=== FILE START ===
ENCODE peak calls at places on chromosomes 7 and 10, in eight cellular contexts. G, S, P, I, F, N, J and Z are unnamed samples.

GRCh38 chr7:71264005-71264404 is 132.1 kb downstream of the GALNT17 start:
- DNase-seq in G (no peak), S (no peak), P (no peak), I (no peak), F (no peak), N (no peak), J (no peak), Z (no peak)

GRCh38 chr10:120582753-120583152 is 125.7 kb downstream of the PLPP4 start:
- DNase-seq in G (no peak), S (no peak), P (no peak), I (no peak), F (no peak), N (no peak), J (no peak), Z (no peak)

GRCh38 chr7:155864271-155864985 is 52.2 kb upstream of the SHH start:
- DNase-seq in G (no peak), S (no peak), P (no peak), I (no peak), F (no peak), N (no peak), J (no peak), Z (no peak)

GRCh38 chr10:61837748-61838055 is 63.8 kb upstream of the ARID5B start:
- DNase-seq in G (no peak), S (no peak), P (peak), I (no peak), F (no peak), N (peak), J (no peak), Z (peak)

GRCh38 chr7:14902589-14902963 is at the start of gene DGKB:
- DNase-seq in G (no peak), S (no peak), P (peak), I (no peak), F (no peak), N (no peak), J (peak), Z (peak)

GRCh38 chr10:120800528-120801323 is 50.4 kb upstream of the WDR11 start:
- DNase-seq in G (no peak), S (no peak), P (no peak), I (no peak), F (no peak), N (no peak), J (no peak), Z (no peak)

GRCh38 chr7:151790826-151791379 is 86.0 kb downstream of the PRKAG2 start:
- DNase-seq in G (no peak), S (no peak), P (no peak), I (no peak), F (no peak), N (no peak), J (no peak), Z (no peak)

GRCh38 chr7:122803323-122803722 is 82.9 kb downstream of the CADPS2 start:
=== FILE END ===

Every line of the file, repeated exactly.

ENCODE peak calls at places on chromosomes 7 and 10, in eight cellular contexts. G, S, P, I, F, N, J and Z are unnamed samples.

GRCh38 chr7:71264005-71264404 is 132.1 kb downstream of the GALNT17 start:
- DNase-seq in G (no peak), S (no peak), P (no peak), I (no peak), F (no peak), N (no peak), J (no peak), Z (no peak)

GRCh38 chr10:120582753-120583152 is 125.7 kb downstream of the PLPP4 start:
- DNase-seq in G (no peak), S (no peak), P (no peak), I (no peak), F (no peak), N (no peak), J (no peak), Z (no peak)

GRCh38 chr7:155864271-155864985 is 52.2 kb upstream of the SHH start:
- DNase-seq in G (no peak), S (no peak), P (no peak), I (no peak), F (no peak), N (no peak), J (no peak), Z (no peak)

GRCh38 chr10:61837748-61838055 is 63.8 kb upstream of the ARID5B start:
- DNase-seq in G (no peak), S (no peak), P (peak), I (no peak), F (no peak), N (peak), J (no peak), Z (peak)

GRCh38 chr7:14902589-14902963 is at the start of gene DGKB:
- DNase-seq in G (no peak), S (no peak), P (peak), I (no peak), F (no peak), N (no peak), J (peak), Z (peak)

GRCh38 chr10:120800528-120801323 is 50.4 kb upstream of the WDR11 start:
- DNase-seq in G (no peak), S (no peak), P (no peak), I (no peak), F (no peak), N (no peak), J (no peak), Z (no peak)

GRCh38 chr7:151790826-151791379 is 86.0 kb downstream of the PRKAG2 start:
- DNase-seq in G (no peak), S (no peak), P (no peak), I (no peak), F (no peak), N (no peak), J (no peak), Z (no peak)

GRCh38 chr7:122803323-122803722 is 82.9 kb downstream of the CADPS2 start: